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|January 17, 2000||
A little over five years ago, Vashu Bhagnani was just another supplier delivering audio cassettes to the music company, TIPS, at the height of the music boom.
Around ten years ago, he was a builder cashing in on the real estate boom, putting up buildings in the Sher-e-Punjab neighbourhood at Andheri East, which were sold out faster than he could build them.
Around 15 years ago, he was a travelling sari salesman, touring the country hawking saris manufactured by his family-owned textile business.
And around 20 years ago, he was just a high school dropout who couldn't keep pace with his fellow students at book learning and whose family could barely afford to pay his school fees.
Vashu Bhagnani is the quintessential Indian immigrant entrepreneur. The eternal outsider. He had zero experience in the businesses he undertook. Yet he made a huge success of each one.
And, in a way, each one helped make him the success he is today.
The sari selling tours instilled in him a deep respect for salesmanship.
It was on these exhausting traipses around the backtowns of India that exposed him to all kinds of people, all kinds of wants, likes, dislikes -- a great training experience for a future film producer. After all, what else is a film producer but a salesman who's selling his product around the country, trying to convince different people in different places that 'one size fits all'!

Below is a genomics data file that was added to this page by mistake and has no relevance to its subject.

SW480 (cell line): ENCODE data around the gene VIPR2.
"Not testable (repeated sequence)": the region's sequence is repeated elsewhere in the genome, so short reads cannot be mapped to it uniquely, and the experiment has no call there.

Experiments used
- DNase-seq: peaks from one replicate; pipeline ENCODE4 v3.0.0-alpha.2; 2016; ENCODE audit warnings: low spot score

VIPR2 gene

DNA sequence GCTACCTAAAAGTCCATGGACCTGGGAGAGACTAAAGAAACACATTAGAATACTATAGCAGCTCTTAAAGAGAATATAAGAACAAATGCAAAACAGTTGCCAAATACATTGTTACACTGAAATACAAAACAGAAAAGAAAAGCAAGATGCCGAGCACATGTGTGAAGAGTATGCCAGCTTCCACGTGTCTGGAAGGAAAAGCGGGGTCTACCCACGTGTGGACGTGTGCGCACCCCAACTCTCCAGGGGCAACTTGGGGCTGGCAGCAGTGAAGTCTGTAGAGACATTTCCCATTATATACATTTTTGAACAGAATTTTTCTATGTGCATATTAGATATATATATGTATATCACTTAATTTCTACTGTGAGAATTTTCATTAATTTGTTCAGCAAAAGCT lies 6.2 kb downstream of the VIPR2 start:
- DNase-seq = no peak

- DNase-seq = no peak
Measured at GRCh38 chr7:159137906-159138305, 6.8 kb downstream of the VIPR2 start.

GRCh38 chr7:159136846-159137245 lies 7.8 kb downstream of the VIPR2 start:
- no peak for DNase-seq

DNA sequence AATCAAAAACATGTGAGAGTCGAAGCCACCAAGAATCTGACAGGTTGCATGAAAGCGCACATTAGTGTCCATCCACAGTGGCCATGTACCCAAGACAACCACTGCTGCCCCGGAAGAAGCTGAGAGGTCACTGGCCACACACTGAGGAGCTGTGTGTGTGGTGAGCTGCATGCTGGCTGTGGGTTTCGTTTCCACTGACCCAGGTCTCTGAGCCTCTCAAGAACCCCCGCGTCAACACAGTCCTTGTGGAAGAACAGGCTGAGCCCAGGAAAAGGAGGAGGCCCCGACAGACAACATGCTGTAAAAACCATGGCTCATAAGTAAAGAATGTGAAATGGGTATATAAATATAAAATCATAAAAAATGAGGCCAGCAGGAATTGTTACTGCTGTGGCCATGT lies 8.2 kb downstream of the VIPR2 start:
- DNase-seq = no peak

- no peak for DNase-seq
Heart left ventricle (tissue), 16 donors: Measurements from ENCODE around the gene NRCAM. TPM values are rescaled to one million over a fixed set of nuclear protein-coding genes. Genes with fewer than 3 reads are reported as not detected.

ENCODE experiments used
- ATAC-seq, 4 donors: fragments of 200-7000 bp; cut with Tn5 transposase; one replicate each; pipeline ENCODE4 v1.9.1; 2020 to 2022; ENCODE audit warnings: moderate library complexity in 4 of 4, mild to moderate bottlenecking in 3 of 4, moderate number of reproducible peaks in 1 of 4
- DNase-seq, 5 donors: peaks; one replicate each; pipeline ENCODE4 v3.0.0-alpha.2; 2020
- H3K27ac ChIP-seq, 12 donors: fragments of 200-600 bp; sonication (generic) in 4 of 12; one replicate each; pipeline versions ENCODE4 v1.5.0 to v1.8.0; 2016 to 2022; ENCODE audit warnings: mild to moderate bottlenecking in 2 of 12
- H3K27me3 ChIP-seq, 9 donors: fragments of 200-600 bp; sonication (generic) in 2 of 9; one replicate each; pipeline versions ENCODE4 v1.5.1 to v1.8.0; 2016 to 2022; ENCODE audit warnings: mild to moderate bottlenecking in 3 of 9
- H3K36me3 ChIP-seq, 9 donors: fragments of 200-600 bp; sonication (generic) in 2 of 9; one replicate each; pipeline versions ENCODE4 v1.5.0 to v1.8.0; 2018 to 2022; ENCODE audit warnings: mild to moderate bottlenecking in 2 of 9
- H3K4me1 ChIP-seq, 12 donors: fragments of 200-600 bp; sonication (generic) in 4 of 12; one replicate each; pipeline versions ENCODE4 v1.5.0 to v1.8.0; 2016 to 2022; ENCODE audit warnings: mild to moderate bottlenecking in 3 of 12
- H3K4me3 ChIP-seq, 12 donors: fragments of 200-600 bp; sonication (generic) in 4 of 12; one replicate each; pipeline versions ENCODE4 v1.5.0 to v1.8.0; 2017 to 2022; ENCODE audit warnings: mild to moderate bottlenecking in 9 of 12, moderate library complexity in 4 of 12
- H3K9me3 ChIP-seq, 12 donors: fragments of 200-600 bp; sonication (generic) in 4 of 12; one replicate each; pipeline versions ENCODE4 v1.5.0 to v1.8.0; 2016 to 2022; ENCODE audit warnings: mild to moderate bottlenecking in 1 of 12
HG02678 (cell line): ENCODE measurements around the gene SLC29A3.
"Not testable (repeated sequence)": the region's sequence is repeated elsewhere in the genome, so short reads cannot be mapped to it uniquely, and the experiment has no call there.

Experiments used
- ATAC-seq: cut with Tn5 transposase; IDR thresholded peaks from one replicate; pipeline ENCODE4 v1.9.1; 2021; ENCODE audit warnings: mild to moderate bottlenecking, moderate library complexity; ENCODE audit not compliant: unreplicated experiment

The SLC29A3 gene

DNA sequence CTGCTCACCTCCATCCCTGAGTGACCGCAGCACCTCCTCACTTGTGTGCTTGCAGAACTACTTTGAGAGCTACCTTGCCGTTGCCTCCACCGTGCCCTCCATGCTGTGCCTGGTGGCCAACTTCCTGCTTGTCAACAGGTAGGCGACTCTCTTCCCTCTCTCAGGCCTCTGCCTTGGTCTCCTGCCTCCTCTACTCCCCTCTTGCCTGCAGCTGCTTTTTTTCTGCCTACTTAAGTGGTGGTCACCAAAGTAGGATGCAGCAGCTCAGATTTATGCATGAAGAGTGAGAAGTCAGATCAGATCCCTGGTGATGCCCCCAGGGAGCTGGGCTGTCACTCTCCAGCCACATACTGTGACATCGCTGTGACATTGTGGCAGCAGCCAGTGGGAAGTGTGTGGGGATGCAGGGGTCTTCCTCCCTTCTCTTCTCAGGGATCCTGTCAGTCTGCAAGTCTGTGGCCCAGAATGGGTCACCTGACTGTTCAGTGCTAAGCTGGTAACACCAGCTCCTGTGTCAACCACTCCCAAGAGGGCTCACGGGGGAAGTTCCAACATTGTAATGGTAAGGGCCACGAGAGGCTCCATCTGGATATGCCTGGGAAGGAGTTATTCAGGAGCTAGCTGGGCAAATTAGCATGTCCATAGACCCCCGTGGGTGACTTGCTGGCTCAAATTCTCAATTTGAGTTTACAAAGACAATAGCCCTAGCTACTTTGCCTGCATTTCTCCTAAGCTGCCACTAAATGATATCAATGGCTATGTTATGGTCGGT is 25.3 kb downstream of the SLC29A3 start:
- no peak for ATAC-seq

The construction venture was an important milestone in Vashu Bhagnani's development.
Critics carp that it was during this phase that he accumulated the allegedly 'vast' sums of black money that made him eye the film industry in the first place.
But more important than the sums he earned or the colour of the money, was the valuable experience he gained in the process of building construction.
Once he got the hang of the biz, he orchestrated his contractors and suppliers with more finesse than builders with ten times his experience and resources. While other builders took two years to put up their constructions, Vashubhai put his buildings up in eight months.
Then, when most businessmen would plunge deeper into the same business, expanding, investing, spinning grand plans, Vashu would simply pick up his bags and walk out. To another shop on another block, starting up a new venture in a wholly different field.
Unlike textile selling tours, which depended largely on his own personal charisma and salesmanship, the construction biz required a firm grasp of financial management.
In an industry notorious for starting with budget of Re 1 and ending up spending Rs 100, Vashu is said to have recovered from his first few knocks with admirable speed.
Later, when producing his first film, Coolie No 1, an incident occurred that proved that the rigorous experience of building construction had served him well.
The story goes that Vashu had doubts about the efficiency of Viveck Vaswani, his production manager for Coolie No 1, Viveck Vaswani. Reportedly, he received a rude confirmation when he caught one of Vaswani's men selling raw film stock from the production stores to another producer!
Another first-time producer might never have got wind of the petty deception. But after getting his hands wet in the building biz, where pilferage of materials is an everyday occurrence, Vashu's antennae were raised and alert.
He sacked Vaswani as well as his team on the spot, took over the day-to-day production of Coolie No 1 personally.
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